Lawrence Solomon, in the Financial Post, writes:
The justices of the United States Supreme Court this week became the world’s most august global warming sceptics. Not by virtue of their legal reasoning—the global warming case they decided turned on a technical legal issue—but in their surprising commentary. Global warming is by no means a settled issue, they made clear, suggesting it would be foolhardy to assume it was.“The court, we caution, endorses no particular view of the complicated issues related to carbon-dioxide emissions and climate change,” reads the 8-0 decision, delivered by the court’s acclaimed liberal, Justice Ruth Bader Ginsburg.The court decision noted that the Environmental Protection Agency itself had “Acknowledg[ed] that not all scientists agreed on the causes and consequences of the rise in global temperatures,” before suggesting readers consult “views opposing” the conventional wisdom. Specifically, the justices’ recommended reading was a superb profile of Princeton’s Freeman Dyson, perhaps America’s most respected scientist, written in the New York Times Magazine, March 29, 2009.Freeman, an unabashed skeptic, believes that carbon dioxide, rather than being harmful, is both necessary and desirable, arguing that “increases in atmospheric carbon dioxide produce many beneficial effects upon the natural plant and animal environments of the Earth.”Somewhat in the same vein, Justice Ginsburg notes carbon dioxide is necessary and ubiquitous, and thus shouldn’t be the target of indiscriminate attacks. “After all, we each emit carbon dioxide merely by breathing,” she notes, repeating a point that Dyson couldn’t have said better himself.
See “The Civil Heretic”, by Nicholas Dawidoff, in the New York Times Magazine:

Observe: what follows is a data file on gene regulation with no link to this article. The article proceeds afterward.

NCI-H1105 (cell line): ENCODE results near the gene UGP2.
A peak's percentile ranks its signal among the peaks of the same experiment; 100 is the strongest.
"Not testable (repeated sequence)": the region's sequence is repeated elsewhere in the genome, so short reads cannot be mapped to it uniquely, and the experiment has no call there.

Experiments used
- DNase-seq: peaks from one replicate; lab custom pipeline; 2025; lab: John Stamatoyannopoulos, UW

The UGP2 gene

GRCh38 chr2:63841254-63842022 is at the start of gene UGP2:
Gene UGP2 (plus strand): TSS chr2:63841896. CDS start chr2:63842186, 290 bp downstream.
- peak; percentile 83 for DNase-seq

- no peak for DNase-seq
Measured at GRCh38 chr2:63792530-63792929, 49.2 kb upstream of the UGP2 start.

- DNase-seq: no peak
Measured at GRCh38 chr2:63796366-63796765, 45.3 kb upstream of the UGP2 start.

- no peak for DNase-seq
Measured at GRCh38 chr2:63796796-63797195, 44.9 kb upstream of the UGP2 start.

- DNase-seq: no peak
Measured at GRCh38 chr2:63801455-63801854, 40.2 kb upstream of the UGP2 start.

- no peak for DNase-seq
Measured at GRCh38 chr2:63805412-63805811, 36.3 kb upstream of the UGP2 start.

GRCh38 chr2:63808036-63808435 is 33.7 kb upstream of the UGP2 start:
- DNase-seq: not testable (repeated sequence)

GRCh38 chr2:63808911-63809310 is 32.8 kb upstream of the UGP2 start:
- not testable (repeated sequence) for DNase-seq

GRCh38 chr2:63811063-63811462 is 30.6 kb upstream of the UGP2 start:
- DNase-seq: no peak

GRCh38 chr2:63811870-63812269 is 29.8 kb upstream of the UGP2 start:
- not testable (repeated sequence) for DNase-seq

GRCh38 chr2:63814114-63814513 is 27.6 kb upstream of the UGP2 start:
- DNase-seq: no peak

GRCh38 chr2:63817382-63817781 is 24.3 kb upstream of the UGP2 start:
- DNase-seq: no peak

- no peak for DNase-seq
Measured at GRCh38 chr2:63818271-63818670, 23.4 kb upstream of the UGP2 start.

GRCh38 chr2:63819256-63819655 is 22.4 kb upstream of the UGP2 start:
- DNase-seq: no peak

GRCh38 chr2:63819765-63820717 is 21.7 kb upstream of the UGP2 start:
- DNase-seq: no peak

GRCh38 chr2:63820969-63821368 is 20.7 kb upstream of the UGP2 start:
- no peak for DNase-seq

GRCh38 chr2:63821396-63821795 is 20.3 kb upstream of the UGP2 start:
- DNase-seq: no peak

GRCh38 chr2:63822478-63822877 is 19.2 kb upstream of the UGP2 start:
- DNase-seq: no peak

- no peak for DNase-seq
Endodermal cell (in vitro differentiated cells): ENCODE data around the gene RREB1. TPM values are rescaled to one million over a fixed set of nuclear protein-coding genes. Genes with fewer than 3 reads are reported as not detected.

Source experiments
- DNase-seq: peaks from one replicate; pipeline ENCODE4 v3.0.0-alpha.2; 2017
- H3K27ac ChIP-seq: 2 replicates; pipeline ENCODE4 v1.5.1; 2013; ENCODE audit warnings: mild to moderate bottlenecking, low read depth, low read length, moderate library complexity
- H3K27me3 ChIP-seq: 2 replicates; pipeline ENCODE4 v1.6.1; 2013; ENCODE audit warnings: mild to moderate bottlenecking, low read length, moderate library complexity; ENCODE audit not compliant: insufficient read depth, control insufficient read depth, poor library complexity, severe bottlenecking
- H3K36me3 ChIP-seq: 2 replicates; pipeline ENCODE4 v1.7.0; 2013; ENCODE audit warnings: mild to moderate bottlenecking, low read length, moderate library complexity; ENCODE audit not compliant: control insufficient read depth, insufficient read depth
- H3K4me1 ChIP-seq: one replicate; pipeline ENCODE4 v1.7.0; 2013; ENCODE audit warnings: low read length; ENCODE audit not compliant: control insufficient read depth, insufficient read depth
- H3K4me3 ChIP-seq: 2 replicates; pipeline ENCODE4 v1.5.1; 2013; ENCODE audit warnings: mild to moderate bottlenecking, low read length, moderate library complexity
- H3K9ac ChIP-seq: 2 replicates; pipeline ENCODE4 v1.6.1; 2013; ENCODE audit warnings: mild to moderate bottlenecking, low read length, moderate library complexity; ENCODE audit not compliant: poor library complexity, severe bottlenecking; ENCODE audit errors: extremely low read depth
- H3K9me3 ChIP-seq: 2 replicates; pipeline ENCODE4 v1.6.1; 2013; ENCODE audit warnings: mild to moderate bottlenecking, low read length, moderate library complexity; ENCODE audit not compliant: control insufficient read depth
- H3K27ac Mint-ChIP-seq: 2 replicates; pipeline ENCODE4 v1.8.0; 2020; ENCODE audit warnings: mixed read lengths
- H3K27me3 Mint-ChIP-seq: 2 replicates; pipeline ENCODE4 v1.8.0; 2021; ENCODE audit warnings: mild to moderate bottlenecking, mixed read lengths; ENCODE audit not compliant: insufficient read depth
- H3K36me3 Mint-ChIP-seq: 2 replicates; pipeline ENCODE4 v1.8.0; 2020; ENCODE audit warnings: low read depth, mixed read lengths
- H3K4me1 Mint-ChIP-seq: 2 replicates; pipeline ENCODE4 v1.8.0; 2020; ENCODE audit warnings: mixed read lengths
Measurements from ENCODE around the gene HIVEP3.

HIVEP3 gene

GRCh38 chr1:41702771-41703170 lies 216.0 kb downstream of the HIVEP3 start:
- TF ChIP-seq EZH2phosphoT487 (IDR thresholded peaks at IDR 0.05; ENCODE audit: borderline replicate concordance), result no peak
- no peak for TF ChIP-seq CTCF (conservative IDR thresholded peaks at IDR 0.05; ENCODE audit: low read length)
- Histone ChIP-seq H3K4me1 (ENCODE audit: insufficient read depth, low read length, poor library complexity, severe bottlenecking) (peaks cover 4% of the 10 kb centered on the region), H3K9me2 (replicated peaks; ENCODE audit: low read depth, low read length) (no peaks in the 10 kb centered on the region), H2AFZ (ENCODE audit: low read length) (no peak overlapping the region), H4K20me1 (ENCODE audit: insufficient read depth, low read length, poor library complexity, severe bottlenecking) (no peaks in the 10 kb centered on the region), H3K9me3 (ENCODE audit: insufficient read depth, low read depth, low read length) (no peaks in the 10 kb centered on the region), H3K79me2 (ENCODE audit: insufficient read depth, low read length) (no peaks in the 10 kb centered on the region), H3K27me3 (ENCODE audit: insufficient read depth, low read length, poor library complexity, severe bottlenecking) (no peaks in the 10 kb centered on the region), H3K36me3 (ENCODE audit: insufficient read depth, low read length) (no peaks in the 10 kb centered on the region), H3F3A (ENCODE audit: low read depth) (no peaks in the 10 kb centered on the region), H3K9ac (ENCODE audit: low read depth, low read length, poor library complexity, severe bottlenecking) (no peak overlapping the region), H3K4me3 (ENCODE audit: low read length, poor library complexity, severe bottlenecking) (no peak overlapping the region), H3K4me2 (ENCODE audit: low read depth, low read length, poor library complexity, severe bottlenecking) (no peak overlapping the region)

Dyson is well aware that “most consider me wrong about global warming.” That educated Americans tend to agree with the conclusion about global warming reached earlier this month at the International Scientific Conference on Climate Change in Copenhagen (“inaction is inexcusable”) only increases Dyson’s resistance. Dyson may be an Obama-loving, Bush-loathing liberal who has spent his life opposing American wars and fighting for the protection of natural resources, but he brooks no ideology and has a withering aversion to scientific consensus. The Nobel physics laureate Steven Weinberg admires Dyson’s physics—he says he thinks the Nobel committee fleeced him by not awarding his work on quantum electrodynamics with the prize—but Weinberg parts ways with his sensibility: “I have the sense that when consensus is forming like ice hardening on a lake, Dyson will do his best to chip at the ice.”Dyson says he doesn’t want his legacy to be defined by climate change, but his dissension from the orthodoxy of global warming is significant because of his stature and his devotion to the integrity of science. Dyson has said he believes that the truths of science are so profoundly concealed that the only thing we can really be sure of is that much of what we expect to happen won’t come to pass. In Infinite in All Directions, he writes that nature’s laws “make the universe as interesting as possible.” This also happens to be a fine description of Dyson’s own relationship to science. In the words of Avishai Margalit, a philosopher at the Institute for Advanced Study, “He’s a consistent reminder of another possibility.” When Dyson joins the public conversation about climate change by expressing concern about the “enormous gaps in our knowledge, the sparseness of our observations and the superficiality of our theories,” these reservations come from a place of experience. Whatever else he is, Dyson is the good scientist; he asks the hard questions. He could also be a lonely prophet. Or, as he acknowledges, he could be dead wrong.It was four years ago that Dyson began publicly stating his doubts about climate change. Speaking at the Frederick S. Pardee Center for the Study of the Longer-Range Future at Boston University, Dyson announced that “all the fuss about global warming is grossly exaggerated.” Since then he has only heated up his misgivings, declaring in a 2007 interview with Salon.com that “the fact that the climate is getting warmer doesn’t scare me at all” and writing in an essay for The New York Review of Books, the left-leaning publication that is to gravitas what the Beagle was to Darwin, that climate change has become an “obsession”—the primary article of faith for “a worldwide secular religion” known as environmentalism. Among those he considers true believers, Dyson has been particularly dismissive of Al Gore, whom Dyson calls climate change’s “chief propagandist,” and James Hansen, the head of the NASA Goddard Institute for Space Studies in New York and an adviser to Gore’s film, “An Inconvenient Truth.” Dyson accuses them of relying too heavily on computer-generated climate models that foresee a Grand Guignol of imminent world devastation as icecaps melt, oceans rise and storms and plagues sweep the earth, and he blames the pair’s “lousy science” for “distracting public attention” from “more serious and more immediate dangers to the planet.” [...]For Hansen, the dark agent of the looming environmental apocalypse is carbon dioxide contained in coal smoke. Coal, he has written, “is the single greatest threat to civilization and all life on our planet.” Hansen has referred to railroad cars transporting coal as “death trains.” Dyson, on the other hand, told me in conversations and e-mail messages that “Jim Hansen’s crusade against coal overstates the harm carbon dioxide can do.” Dyson well remembers the lethal black London coal fog of his youth when, after a day of visiting the city, he would return to his hometown of Winchester with his white shirt collar turned black. Coal, Dyson says, contains “real pollutants” like soot, sulphur and nitrogen oxides, “really nasty stuff that makes people sick and looks ugly.” These are “rightly considered a moral evil,” he says, but they “can be reduced to low levels by scrubbers at an affordable cost.” He says Hansen “exploits” the toxic elements of burning coal as a way of condemning the carbon dioxide it releases, “which cannot be reduced at an affordable cost, but does not do any substantial harm.” [...]Dyson says it’s only principle that leads him to question global warming: “According to the global-warming people, I say what I say because I’m paid by the oil industry. Of course I’m not, but that’s part of their rhetoric. If you doubt it, you’re a bad person, a tool of the oil or coal industry.” Global warming, he added, “has become a party line.”